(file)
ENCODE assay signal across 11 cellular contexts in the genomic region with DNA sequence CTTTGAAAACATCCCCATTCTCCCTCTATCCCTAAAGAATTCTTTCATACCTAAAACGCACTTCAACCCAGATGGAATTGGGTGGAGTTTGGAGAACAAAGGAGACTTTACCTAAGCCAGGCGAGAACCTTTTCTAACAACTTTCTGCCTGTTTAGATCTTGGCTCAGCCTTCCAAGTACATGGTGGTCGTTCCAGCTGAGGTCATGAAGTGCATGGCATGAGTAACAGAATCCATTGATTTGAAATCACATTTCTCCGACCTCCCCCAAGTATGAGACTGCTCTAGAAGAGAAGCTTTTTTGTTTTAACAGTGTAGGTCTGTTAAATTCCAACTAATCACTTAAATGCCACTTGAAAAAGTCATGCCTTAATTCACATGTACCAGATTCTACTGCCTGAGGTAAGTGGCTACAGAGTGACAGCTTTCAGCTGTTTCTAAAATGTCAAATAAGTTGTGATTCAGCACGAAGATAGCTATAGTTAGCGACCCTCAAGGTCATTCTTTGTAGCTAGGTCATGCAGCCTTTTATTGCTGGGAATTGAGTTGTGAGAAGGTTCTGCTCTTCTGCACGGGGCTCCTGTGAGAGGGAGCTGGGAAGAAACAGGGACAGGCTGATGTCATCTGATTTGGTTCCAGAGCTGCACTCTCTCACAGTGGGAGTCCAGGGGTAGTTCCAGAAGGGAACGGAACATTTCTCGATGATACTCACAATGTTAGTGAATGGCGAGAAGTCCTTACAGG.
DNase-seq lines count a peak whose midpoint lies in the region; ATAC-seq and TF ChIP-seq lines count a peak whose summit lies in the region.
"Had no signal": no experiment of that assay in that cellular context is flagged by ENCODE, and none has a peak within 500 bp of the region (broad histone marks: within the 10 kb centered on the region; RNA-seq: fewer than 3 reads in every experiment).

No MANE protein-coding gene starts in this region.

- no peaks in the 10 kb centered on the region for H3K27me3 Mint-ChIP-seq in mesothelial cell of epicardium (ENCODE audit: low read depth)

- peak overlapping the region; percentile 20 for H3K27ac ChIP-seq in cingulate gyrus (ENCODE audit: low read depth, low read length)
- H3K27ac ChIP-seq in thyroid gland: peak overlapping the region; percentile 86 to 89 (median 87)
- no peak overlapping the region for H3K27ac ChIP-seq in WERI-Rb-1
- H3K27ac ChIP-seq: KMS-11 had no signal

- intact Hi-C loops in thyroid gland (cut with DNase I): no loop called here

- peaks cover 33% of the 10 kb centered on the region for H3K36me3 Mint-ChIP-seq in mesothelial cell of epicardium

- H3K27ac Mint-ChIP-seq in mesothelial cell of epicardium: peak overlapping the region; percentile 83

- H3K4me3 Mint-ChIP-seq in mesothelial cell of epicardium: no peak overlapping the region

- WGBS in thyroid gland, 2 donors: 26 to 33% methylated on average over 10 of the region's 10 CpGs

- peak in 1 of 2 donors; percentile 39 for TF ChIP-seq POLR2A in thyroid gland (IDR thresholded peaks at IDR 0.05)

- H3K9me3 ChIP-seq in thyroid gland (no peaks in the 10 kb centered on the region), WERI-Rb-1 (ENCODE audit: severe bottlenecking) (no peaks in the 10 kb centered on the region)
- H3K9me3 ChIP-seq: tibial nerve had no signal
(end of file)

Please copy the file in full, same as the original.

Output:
ENCODE assay signal across 11 cellular contexts in the genomic region with DNA sequence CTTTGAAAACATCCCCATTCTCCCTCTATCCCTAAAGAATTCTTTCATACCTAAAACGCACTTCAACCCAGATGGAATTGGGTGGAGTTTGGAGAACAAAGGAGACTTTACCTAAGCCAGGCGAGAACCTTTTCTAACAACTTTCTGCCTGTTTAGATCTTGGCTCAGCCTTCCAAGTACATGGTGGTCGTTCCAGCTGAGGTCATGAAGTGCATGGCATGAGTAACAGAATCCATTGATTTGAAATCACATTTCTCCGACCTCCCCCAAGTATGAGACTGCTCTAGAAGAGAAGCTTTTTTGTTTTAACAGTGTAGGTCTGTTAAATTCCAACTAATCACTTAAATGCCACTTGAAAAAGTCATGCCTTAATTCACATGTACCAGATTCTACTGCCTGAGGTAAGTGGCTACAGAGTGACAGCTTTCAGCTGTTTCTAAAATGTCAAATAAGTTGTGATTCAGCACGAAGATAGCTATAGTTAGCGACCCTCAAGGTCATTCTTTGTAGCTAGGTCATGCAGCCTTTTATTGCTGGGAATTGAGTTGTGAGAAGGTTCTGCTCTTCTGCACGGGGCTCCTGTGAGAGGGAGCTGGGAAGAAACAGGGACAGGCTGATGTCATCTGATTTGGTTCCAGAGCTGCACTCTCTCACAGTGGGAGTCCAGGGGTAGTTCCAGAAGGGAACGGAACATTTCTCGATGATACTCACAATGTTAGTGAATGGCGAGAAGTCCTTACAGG.
DNase-seq lines count a peak whose midpoint lies in the region; ATAC-seq and TF ChIP-seq lines count a peak whose summit lies in the region.
"Had no signal": no experiment of that assay in that cellular context is flagged by ENCODE, and none has a peak within 500 bp of the region (broad histone marks: within the 10 kb centered on the region; RNA-seq: fewer than 3 reads in every experiment).

No MANE protein-coding gene starts in this region.

- no peaks in the 10 kb centered on the region for H3K27me3 Mint-ChIP-seq in mesothelial cell of epicardium (ENCODE audit: low read depth)

- peak overlapping the region; percentile 20 for H3K27ac ChIP-seq in cingulate gyrus (ENCODE audit: low read depth, low read length)
- H3K27ac ChIP-seq in thyroid gland: peak overlapping the region; percentile 86 to 89 (median 87)
- no peak overlapping the region for H3K27ac ChIP-seq in WERI-Rb-1
- H3K27ac ChIP-seq: KMS-11 had no signal

- intact Hi-C loops in thyroid gland (cut with DNase I): no loop called here

- peaks cover 33% of the 10 kb centered on the region for H3K36me3 Mint-ChIP-seq in mesothelial cell of epicardium

- H3K27ac Mint-ChIP-seq in mesothelial cell of epicardium: peak overlapping the region; percentile 83

- H3K4me3 Mint-ChIP-seq in mesothelial cell of epicardium: no peak overlapping the region

- WGBS in thyroid gland, 2 donors: 26 to 33% methylated on average over 10 of the region's 10 CpGs

- peak in 1 of 2 donors; percentile 39 for TF ChIP-seq POLR2A in thyroid gland (IDR thresholded peaks at IDR 0.05)

- H3K9me3 ChIP-seq in thyroid gland (no peaks in the 10 kb centered on the region), WERI-Rb-1 (ENCODE audit: severe bottlenecking) (no peaks in the 10 kb centered on the region)
- H3K9me3 ChIP-seq: tibial nerve had no signal